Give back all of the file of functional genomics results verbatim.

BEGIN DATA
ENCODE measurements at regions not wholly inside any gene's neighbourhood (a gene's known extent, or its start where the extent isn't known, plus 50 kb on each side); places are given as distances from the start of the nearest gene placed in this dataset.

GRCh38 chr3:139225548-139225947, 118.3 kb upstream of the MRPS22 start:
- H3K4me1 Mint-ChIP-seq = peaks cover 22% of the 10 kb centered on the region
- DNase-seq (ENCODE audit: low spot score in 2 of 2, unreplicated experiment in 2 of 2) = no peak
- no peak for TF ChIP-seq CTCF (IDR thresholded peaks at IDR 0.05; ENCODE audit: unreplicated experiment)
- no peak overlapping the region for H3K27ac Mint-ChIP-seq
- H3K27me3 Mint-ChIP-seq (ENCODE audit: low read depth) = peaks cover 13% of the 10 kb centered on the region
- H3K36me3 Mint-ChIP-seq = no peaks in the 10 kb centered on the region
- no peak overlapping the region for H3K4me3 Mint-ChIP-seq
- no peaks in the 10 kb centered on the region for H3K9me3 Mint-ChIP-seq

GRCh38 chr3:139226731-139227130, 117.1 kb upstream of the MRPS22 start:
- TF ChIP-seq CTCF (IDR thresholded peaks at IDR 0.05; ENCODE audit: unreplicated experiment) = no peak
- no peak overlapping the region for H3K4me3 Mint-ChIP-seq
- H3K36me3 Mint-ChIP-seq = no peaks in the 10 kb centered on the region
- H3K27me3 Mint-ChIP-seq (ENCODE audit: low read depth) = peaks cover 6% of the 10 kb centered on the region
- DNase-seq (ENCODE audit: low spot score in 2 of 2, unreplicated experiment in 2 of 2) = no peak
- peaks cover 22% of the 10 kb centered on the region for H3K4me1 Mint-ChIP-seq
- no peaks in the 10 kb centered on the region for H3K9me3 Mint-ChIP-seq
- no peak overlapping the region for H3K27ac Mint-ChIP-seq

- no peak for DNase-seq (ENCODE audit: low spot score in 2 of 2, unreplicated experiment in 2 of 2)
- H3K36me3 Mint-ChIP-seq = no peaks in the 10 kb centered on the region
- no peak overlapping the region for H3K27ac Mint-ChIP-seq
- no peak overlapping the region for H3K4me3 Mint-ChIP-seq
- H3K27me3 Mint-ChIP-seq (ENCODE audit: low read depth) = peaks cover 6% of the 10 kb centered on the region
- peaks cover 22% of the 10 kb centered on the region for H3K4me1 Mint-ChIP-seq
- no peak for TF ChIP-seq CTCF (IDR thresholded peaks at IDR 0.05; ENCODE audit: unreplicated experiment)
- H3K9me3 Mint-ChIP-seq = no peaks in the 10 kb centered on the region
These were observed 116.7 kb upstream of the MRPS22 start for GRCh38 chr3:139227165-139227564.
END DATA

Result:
ENCODE measurements at regions not wholly inside any gene's neighbourhood (a gene's known extent, or its start where the extent isn't known, plus 50 kb on each side); places are given as distances from the start of the nearest gene placed in this dataset.

GRCh38 chr3:139225548-139225947, 118.3 kb upstream of the MRPS22 start:
- H3K4me1 Mint-ChIP-seq = peaks cover 22% of the 10 kb centered on the region
- DNase-seq (ENCODE audit: low spot score in 2 of 2, unreplicated experiment in 2 of 2) = no peak
- no peak for TF ChIP-seq CTCF (IDR thresholded peaks at IDR 0.05; ENCODE audit: unreplicated experiment)
- no peak overlapping the region for H3K27ac Mint-ChIP-seq
- H3K27me3 Mint-ChIP-seq (ENCODE audit: low read depth) = peaks cover 13% of the 10 kb centered on the region
- H3K36me3 Mint-ChIP-seq = no peaks in the 10 kb centered on the region
- no peak overlapping the region for H3K4me3 Mint-ChIP-seq
- no peaks in the 10 kb centered on the region for H3K9me3 Mint-ChIP-seq

GRCh38 chr3:139226731-139227130, 117.1 kb upstream of the MRPS22 start:
- TF ChIP-seq CTCF (IDR thresholded peaks at IDR 0.05; ENCODE audit: unreplicated experiment) = no peak
- no peak overlapping the region for H3K4me3 Mint-ChIP-seq
- H3K36me3 Mint-ChIP-seq = no peaks in the 10 kb centered on the region
- H3K27me3 Mint-ChIP-seq (ENCODE audit: low read depth) = peaks cover 6% of the 10 kb centered on the region
- DNase-seq (ENCODE audit: low spot score in 2 of 2, unreplicated experiment in 2 of 2) = no peak
- peaks cover 22% of the 10 kb centered on the region for H3K4me1 Mint-ChIP-seq
- no peaks in the 10 kb centered on the region for H3K9me3 Mint-ChIP-seq
- no peak overlapping the region for H3K27ac Mint-ChIP-seq

- no peak for DNase-seq (ENCODE audit: low spot score in 2 of 2, unreplicated experiment in 2 of 2)
- H3K36me3 Mint-ChIP-seq = no peaks in the 10 kb centered on the region
- no peak overlapping the region for H3K27ac Mint-ChIP-seq
- no peak overlapping the region for H3K4me3 Mint-ChIP-seq
- H3K27me3 Mint-ChIP-seq (ENCODE audit: low read depth) = peaks cover 6% of the 10 kb centered on the region
- peaks cover 22% of the 10 kb centered on the region for H3K4me1 Mint-ChIP-seq
- no peak for TF ChIP-seq CTCF (IDR thresholded peaks at IDR 0.05; ENCODE audit: unreplicated experiment)
- H3K9me3 Mint-ChIP-seq = no peaks in the 10 kb centered on the region
These were observed 116.7 kb upstream of the MRPS22 start for GRCh38 chr3:139227165-139227564.